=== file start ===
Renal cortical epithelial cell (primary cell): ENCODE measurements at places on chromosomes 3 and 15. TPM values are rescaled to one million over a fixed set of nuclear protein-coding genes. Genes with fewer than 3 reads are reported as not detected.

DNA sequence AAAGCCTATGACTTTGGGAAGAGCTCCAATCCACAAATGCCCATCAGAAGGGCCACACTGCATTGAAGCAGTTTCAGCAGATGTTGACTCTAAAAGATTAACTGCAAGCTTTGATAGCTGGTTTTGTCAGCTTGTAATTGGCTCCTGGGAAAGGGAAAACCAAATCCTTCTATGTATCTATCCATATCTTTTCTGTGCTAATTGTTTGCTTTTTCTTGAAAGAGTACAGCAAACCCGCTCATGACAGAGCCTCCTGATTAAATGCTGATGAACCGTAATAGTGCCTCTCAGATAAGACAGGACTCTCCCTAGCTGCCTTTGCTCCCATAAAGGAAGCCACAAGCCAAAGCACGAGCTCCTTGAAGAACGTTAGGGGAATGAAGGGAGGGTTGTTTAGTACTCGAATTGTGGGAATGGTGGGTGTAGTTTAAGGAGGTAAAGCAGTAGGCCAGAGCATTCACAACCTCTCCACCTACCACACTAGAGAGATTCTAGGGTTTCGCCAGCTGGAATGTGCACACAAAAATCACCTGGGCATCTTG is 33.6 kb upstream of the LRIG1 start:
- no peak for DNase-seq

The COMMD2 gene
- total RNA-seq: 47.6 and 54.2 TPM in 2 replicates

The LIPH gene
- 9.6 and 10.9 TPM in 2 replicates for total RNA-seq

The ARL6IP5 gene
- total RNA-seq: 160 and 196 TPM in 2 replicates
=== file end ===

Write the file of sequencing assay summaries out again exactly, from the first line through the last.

Renal cortical epithelial cell (primary cell): ENCODE measurements at places on chromosomes 3 and 15. TPM values are rescaled to one million over a fixed set of nuclear protein-coding genes. Genes with fewer than 3 reads are reported as not detected.

DNA sequence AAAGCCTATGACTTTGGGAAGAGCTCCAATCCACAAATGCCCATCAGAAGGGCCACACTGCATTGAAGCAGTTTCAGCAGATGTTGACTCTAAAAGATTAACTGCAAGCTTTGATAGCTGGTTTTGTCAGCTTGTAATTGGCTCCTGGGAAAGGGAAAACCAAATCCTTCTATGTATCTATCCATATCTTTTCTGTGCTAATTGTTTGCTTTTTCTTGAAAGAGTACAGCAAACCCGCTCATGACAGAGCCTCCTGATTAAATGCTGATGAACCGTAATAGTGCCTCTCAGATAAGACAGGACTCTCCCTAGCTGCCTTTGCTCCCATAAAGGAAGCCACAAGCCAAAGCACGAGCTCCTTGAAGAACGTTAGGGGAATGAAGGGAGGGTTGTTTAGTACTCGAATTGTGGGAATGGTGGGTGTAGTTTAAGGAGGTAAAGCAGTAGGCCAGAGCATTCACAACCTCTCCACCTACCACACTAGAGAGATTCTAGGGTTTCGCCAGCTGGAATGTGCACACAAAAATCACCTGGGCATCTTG is 33.6 kb upstream of the LRIG1 start:
- no peak for DNase-seq

The COMMD2 gene
- total RNA-seq: 47.6 and 54.2 TPM in 2 replicates

The LIPH gene
- 9.6 and 10.9 TPM in 2 replicates for total RNA-seq

The ARL6IP5 gene
- total RNA-seq: 160 and 196 TPM in 2 replicates